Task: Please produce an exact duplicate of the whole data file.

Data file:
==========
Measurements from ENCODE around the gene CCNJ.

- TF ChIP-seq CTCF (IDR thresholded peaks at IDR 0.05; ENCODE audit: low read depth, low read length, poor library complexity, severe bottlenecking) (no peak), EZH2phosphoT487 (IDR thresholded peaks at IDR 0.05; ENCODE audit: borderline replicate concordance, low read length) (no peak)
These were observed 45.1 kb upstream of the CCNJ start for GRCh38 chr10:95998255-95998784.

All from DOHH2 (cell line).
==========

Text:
Measurements from ENCODE around the gene CCNJ.

- TF ChIP-seq CTCF (IDR thresholded peaks at IDR 0.05; ENCODE audit: low read depth, low read length, poor library complexity, severe bottlenecking) (no peak), EZH2phosphoT487 (IDR thresholded peaks at IDR 0.05; ENCODE audit: borderline replicate concordance, low read length) (no peak)
These were observed 45.1 kb upstream of the CCNJ start for GRCh38 chr10:95998255-95998784.

All from DOHH2 (cell line).